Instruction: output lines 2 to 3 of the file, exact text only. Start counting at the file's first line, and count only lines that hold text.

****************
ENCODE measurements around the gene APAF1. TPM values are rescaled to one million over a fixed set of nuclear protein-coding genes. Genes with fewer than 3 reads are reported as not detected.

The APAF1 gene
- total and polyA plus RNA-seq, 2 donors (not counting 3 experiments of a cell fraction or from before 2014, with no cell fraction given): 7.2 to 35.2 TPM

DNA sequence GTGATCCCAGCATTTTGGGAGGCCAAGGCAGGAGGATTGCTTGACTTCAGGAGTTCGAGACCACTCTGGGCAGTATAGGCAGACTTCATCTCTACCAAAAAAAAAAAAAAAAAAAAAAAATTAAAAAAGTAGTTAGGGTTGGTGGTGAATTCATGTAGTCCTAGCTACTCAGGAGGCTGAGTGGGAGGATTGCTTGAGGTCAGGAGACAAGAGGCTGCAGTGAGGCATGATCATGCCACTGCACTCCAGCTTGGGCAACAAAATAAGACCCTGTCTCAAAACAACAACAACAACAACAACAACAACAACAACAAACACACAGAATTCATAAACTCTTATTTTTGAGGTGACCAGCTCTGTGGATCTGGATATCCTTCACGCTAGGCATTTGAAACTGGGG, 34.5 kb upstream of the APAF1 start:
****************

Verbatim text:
The APAF1 gene
- total and polyA plus RNA-seq, 2 donors (not counting 3 experiments of a cell fraction or from before 2014, with no cell fraction given): 7.2 to 35.2 TPM